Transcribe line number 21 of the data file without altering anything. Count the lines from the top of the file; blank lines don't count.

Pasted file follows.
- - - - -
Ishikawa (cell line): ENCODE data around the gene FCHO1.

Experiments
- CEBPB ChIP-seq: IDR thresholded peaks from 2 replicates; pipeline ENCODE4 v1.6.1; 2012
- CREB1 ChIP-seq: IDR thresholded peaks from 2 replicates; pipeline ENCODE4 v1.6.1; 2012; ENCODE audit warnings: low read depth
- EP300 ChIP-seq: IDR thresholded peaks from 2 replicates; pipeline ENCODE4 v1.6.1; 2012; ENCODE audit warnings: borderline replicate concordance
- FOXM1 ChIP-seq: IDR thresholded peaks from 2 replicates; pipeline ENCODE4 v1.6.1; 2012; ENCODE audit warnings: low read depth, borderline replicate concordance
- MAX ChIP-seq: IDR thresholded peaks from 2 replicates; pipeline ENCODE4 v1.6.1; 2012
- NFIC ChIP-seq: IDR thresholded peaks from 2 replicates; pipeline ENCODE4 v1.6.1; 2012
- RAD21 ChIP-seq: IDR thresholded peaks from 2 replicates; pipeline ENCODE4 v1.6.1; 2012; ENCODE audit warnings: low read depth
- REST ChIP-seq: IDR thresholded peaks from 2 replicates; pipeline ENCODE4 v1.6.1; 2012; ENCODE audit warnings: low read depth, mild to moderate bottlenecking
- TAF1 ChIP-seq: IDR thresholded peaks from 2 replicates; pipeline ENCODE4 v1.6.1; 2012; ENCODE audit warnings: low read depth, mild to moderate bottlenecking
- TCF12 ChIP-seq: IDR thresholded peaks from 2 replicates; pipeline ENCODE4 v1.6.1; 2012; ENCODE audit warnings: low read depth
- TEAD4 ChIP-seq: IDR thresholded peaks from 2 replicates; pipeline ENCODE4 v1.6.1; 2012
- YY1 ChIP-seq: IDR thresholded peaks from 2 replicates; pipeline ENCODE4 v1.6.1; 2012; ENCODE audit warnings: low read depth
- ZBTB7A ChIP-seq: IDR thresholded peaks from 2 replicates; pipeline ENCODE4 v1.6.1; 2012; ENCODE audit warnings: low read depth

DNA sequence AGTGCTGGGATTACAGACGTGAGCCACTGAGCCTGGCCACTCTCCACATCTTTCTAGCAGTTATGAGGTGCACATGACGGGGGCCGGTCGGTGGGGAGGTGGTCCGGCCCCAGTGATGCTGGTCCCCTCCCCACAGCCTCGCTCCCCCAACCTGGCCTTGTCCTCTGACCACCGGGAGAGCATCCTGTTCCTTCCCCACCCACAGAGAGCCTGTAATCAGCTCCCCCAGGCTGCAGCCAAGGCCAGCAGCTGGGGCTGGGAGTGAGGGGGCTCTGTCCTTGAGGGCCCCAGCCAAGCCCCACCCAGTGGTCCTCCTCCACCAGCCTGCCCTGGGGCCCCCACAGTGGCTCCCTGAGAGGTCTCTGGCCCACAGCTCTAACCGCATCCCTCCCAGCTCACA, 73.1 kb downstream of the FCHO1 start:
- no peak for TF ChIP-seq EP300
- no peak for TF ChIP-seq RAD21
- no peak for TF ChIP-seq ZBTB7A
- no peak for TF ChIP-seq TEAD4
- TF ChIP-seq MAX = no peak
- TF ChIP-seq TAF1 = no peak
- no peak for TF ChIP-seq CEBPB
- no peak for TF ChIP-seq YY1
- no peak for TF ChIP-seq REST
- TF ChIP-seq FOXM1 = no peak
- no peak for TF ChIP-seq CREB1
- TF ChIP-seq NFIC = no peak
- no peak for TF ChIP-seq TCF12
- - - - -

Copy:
- TF ChIP-seq MAX = no peak